PERT Chart

What is a PERT Chart?

PERT stands for Program (or Project) Evaluation and Review Technique, an approach for analyzing and presenting the tasks involved in a project. The PERT chart is a diagram displaying the data produced with that method, mapping out and tracking the tasks and timelines of a project. You can think of the chart as a visual representation of the project schedule.

It comprises nodes and arrows depicting activities or events and connections between them. The (numbered) nodes symbolize milestones, events, or series of tasks. As for the arrows, which can be directional or divergent, they show the sequence or flow of events.

PERT charts were reportedly first used by the U.S. Navy in the 1950s. It has since then been used in a variety of industries and endeavors, including for the 1968 Winter Olympics.

How is the PERT Chart Beneficial?

The following are a few of the benefits that this tool offers:

Breakdown of complex projects into simpler tasks – Project managers commonly use this chart for making projects that are large or complicated simpler. Also, by looking at it, you can have a good idea of the complexity of a project and how to progress from one task to another to complete it. The chart can help you to better estimate the amount of time a project will require and the resources necessary to complete it.

Visualization of responsibilities – With a PERT chart, it becomes more obvious to know who is responsible for what. It helps in organizing and tracking the work of all relevant departments. This chart can promote great communication between departments, thereby aiding the achievement of the overall business goals.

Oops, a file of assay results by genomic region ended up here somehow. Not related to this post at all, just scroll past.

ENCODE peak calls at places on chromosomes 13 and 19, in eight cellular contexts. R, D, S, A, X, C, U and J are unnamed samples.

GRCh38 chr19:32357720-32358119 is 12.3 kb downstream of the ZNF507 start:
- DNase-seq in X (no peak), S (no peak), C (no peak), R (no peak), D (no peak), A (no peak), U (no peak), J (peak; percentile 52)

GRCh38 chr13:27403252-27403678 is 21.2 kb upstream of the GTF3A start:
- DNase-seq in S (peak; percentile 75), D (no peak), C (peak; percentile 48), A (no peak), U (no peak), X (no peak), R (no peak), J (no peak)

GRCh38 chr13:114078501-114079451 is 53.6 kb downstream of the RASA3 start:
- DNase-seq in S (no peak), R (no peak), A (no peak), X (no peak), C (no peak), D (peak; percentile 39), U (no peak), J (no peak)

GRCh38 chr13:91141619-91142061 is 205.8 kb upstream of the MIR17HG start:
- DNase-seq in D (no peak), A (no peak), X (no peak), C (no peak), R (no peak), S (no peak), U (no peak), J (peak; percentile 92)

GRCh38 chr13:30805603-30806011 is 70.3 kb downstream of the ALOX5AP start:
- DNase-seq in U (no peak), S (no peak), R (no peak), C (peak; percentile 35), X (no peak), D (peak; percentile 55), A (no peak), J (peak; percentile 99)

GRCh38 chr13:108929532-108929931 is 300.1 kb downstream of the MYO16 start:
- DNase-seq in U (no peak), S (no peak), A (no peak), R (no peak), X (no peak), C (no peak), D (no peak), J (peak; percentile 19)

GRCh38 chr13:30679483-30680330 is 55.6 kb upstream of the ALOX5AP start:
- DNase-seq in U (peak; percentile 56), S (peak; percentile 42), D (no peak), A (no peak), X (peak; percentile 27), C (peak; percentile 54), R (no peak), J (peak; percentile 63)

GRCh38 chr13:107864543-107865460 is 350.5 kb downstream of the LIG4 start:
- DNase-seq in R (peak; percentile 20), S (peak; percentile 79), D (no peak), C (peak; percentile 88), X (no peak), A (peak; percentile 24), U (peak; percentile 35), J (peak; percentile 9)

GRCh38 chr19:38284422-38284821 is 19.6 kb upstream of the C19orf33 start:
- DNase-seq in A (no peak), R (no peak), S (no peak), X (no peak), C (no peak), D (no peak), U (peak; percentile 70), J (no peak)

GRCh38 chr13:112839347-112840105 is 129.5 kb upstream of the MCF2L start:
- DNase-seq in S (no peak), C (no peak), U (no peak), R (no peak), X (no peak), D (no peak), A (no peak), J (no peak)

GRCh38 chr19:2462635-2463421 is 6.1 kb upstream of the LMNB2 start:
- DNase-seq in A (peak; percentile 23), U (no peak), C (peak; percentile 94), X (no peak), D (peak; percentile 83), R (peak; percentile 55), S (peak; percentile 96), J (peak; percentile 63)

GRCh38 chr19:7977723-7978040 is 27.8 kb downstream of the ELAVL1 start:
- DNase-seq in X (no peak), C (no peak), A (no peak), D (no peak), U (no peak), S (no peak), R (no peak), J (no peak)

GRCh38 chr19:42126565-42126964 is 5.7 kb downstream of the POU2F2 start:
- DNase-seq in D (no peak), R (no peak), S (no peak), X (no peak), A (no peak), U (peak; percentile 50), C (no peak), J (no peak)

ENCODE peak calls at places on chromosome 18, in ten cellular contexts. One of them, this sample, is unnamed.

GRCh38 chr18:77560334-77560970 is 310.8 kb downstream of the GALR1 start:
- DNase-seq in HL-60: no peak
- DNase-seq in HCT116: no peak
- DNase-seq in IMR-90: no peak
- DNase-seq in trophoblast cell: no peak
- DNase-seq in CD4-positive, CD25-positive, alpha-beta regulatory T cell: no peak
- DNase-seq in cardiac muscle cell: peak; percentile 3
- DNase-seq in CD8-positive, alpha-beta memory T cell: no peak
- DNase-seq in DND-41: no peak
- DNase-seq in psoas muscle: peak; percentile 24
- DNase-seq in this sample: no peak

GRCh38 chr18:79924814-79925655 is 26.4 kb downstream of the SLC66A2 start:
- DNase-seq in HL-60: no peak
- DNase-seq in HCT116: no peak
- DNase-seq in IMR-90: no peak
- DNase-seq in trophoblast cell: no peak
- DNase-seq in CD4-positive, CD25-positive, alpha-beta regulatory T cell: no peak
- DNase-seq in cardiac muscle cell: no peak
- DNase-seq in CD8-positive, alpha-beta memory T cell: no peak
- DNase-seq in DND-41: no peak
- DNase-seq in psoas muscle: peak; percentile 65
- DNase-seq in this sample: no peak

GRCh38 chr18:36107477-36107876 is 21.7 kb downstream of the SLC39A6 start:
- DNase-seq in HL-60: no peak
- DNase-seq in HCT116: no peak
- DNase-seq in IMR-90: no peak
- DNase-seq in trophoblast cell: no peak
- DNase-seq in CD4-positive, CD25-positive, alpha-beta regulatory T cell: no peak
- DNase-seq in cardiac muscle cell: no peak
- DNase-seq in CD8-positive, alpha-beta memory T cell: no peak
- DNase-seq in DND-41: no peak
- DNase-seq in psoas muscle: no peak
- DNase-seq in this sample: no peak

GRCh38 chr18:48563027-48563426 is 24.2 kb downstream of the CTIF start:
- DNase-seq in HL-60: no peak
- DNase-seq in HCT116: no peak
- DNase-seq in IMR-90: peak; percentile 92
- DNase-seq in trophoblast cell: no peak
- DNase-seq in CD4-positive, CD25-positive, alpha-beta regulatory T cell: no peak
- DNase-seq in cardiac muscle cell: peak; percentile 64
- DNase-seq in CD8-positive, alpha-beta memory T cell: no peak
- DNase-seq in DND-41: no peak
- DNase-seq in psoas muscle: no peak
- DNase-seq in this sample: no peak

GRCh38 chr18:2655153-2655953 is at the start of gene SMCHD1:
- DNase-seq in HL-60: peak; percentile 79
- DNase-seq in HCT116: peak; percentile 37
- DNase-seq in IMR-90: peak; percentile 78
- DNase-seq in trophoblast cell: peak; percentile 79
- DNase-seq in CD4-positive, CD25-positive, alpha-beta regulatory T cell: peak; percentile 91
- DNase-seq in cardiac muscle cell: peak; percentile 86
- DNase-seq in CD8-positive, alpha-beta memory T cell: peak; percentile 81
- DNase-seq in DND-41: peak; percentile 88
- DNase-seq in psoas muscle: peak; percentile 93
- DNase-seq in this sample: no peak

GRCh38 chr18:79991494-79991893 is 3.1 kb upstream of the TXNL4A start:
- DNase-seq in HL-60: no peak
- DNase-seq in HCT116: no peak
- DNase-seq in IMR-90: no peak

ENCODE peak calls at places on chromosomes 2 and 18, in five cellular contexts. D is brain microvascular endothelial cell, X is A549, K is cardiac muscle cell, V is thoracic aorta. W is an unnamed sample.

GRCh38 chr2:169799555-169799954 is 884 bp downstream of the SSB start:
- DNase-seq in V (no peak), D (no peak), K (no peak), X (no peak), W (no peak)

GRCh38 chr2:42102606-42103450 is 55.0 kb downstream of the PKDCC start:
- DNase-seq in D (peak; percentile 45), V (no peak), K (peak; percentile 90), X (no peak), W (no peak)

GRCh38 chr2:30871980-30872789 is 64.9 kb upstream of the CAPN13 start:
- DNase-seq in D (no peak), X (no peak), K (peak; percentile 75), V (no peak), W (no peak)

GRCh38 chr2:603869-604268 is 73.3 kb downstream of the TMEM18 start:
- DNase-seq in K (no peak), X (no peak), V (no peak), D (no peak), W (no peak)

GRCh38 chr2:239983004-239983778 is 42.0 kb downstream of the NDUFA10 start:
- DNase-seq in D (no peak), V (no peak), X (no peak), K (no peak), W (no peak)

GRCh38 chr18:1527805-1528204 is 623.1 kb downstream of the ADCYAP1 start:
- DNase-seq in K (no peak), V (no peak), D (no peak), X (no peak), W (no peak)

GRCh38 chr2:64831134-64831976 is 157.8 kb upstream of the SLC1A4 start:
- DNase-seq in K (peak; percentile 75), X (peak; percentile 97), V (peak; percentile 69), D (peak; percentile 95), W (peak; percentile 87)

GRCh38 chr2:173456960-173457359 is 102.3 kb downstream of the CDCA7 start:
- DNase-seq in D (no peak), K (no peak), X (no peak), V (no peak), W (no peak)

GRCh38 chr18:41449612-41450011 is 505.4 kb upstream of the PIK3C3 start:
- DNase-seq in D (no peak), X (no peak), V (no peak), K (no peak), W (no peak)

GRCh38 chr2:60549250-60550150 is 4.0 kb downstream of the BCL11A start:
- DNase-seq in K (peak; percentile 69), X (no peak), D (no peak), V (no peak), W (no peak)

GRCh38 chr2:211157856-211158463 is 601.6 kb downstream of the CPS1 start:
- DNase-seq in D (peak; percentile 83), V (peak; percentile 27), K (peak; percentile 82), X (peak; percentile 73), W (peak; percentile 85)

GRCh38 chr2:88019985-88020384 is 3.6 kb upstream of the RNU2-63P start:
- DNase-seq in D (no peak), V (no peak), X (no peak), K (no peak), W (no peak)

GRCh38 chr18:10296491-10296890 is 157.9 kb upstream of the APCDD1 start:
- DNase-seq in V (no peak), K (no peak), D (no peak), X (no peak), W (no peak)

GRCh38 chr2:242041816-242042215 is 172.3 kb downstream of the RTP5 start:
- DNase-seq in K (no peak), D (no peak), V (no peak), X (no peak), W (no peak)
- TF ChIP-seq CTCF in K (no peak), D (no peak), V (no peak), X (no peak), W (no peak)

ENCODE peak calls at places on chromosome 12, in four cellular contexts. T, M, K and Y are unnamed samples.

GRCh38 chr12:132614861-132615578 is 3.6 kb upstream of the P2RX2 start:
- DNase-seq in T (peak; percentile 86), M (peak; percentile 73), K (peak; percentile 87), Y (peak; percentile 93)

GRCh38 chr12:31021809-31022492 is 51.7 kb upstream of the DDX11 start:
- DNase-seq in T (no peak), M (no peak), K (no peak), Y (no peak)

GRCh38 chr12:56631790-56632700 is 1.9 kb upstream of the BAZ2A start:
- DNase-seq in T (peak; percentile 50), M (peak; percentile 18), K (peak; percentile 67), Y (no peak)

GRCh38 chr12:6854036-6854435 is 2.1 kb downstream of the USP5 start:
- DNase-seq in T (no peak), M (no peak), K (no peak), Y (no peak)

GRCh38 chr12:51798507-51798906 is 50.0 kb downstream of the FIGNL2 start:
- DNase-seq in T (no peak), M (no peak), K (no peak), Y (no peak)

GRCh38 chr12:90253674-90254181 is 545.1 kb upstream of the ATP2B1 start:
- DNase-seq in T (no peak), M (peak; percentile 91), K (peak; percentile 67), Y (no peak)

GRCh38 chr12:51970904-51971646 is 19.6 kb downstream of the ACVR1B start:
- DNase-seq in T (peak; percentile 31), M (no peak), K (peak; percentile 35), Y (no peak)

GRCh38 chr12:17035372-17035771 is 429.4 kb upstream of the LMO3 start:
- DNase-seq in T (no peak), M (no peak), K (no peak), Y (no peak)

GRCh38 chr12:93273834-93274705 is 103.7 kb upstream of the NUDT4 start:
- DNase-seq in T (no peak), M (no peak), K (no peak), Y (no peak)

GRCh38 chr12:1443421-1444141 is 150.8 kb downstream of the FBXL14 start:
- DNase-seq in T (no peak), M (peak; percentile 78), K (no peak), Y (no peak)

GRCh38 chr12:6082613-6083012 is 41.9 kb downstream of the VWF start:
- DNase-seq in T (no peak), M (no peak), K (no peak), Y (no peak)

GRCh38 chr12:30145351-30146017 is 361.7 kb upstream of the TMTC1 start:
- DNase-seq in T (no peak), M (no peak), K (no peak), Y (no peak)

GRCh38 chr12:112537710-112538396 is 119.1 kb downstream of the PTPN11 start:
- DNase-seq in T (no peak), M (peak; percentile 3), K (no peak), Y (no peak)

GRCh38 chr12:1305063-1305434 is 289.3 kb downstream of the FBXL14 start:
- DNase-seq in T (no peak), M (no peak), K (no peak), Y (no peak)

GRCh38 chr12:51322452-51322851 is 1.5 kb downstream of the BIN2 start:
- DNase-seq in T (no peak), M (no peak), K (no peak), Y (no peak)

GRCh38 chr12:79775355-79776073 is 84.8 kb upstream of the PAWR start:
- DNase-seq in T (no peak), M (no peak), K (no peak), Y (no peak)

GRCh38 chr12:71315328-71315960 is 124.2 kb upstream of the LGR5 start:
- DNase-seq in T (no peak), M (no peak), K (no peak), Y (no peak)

Smooth progress – By showing dependencies, a PERT chart can be useful for detecting possible snags in a project. This enables you to develop plans beforehand on how to deal with these issues as they come.

PERT Charts vs. Gantt Charts

The PERT chart bears some similarity to another popular project management tool, the Gantt chart. They are both schematics of the project schedule. However, there are differences between them.

Project managers often use a PERT chart for breaking down and scheduling more complex projects, usually before starting. Gantt charts can also be used for complex projects, but they commonly follow more into projects. You will find a Gantt chart more suitable for smaller projects.

Perhaps, a clearer difference is the form these tools take. A PERT chart is a network diagram or free-form flowchart. As for a Gantt chart, it is a bar graph featuring horizontal bars that represent tasks and project phases and whose lengths are determined by estimated timeframes.

PERT charts are more useful for showing or setting task dependencies, compared to Gantt charts. With the latter, each bar does not easily show how a failed task can impact another or the project. Arrows on PERT charts reflect inherent dependencies between tasks.

How to Create a PERT Chart

Here are the key steps to follow to draw an effective PERT chart:

Identify milestones – Begin by establishing the activities or milestones of a project. Determine the main phases and break your milestones down into relevant tasks.

Decide sequence – Next, you want to work out the steps to follow for executing tasks. Use arrows to show how one task links to another.

Draw diagram – Using the identified activities, tasks, and sequence of tasks, build your chart. Represent each milestone by a numbered node and list the tasks to complete between nodes. Use arrows to show the sequence of tasks and activities.

Estimate the time required – Come up with a timeframe of how long it will take the team to finish each task along the arrows. Treat the estimated time as the deadline for a task.

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